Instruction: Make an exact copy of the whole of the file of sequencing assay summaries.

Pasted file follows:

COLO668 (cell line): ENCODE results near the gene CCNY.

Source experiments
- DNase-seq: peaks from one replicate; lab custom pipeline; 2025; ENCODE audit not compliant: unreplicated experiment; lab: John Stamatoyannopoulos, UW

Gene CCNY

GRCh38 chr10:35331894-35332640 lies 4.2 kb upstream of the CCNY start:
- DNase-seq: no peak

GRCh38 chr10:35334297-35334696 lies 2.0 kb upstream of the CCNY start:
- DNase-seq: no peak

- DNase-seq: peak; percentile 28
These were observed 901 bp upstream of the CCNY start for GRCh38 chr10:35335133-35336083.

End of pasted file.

COLO668 (cell line): ENCODE results near the gene CCNY.

Source experiments
- DNase-seq: peaks from one replicate; lab custom pipeline; 2025; ENCODE audit not compliant: unreplicated experiment; lab: John Stamatoyannopoulos, UW

Gene CCNY

GRCh38 chr10:35331894-35332640 lies 4.2 kb upstream of the CCNY start:
- DNase-seq: no peak

GRCh38 chr10:35334297-35334696 lies 2.0 kb upstream of the CCNY start:
- DNase-seq: no peak

- DNase-seq: peak; percentile 28
These were observed 901 bp upstream of the CCNY start for GRCh38 chr10:35335133-35336083.